Growing up, if I saw anyone wearing a hoodie, be they an individual or part of a group, then my first thoughts would be those perpetuated by mainstream media at the time: these people were something to fear and to avoid.
Particularly throughout the early noughties, hoodies and tracksuits were presented as synonymous with anti-social behaviour and violence, with wider society labelling any individual in such clothing as a ‘chav’. The banning of hoodies from shopping centres such as Bluewater in 2005, and from a plethera of shops and schools across the country, made the politicisation of such garments and rejection indisputable.
However, the popular opinion about the hoodie has changed. Since 2016, the catwalk has embraced ‘sportswear’ and ‘streetwear’ in an unprecedented way. These trends are celebrated within virtually every edition of renowned fashion magazines, promising their readers that combining a tracksuit with a crisp white shirt, or a hoodie with a leather skirt will make them appear ‘edgy’, ‘cool’, and ‘modern’.
The profits and popular culture presence of brands such as Supreme and Palace has seen major growth. Despite the seemingly excessive prices of these brands (the typical price point for a Supreme hoodie being within the £148-200 range), they have managed to amass a cult-like following of teens and twenty-somethings desperately trying to keep up with, and afford, ‘Hypebeast’ culture.
So, has the popularisation of such streetwear meant that those once shamed for being ‘chavs’ are now considered on trend? The short answer is no, they are not. How an individual in a hoody or tracksuit is perceived by the rest of society is dependent upon the context in which that garment is worn. For example, a student in a Russell Group university can indulge in streetwear because society knows that they are highly educated, and evidently able to spend such money. This new-wave of streetwear consumers often meet the socio-economic requirements to avoid being accused of violence or aggression, unlike their style’s predecessors. Unsurprisingly, those who continue to wear these garments, as they have done for decades now, perhaps in more impoverished areas and without the high-fashion logo, are yet to enjoy the luxury of being deemed ‘fashionable’ and ‘edgy’.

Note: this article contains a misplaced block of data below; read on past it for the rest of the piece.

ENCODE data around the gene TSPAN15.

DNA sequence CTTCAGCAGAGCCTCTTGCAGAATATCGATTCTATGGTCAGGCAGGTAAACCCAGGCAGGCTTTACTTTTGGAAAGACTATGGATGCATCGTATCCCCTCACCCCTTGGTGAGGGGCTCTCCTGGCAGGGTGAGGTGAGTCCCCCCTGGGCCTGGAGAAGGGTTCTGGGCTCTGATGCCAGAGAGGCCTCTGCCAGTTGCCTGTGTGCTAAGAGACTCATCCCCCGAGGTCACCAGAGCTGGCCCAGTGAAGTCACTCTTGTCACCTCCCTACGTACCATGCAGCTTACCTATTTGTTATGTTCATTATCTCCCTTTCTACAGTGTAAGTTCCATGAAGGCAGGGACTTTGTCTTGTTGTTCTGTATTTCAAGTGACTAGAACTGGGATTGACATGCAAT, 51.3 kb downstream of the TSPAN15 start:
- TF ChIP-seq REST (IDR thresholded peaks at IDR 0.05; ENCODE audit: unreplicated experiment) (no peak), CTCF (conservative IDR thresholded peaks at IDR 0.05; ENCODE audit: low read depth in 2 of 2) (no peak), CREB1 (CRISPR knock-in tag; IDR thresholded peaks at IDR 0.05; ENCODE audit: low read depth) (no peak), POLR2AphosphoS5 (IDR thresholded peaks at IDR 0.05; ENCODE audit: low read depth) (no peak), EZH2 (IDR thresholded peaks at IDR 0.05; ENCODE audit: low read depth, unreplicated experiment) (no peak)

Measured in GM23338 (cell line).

This embracement of streetwear within popular culture and fashion has resulted in some going as far as to declare it an appropriation of the working class. The labelling of this movement as such has caused quite a controversy. Whilst it may bear a resemblance to instances of cultural appropriation, the nature of social class is of such complexity that it is difficult to determine whether it ought to be considered an independent culture. Nevertheless, this distinction, between how different people in the same clothing are regarded by others, acts as an unnerving reminder of the extent to which class-based judgements are entrenched into our society.
This is not to say that people embracing such trends should necessarily cease to do so. We ought to feel able to enjoy and experiment with clothes as fashion is ultimately a form of self-expression. But there needs to be more consciousness and awareness amongst consumers when such styles are declared fashionable and sweep every shop floor; we should recognise the way in which styles originate and the political weight that something as simple as the hoodie holds.
Such an awareness would remind even the most elite that their artistic inspiration has been drawn from trends first popularised by those shunned due to their socio-economic status.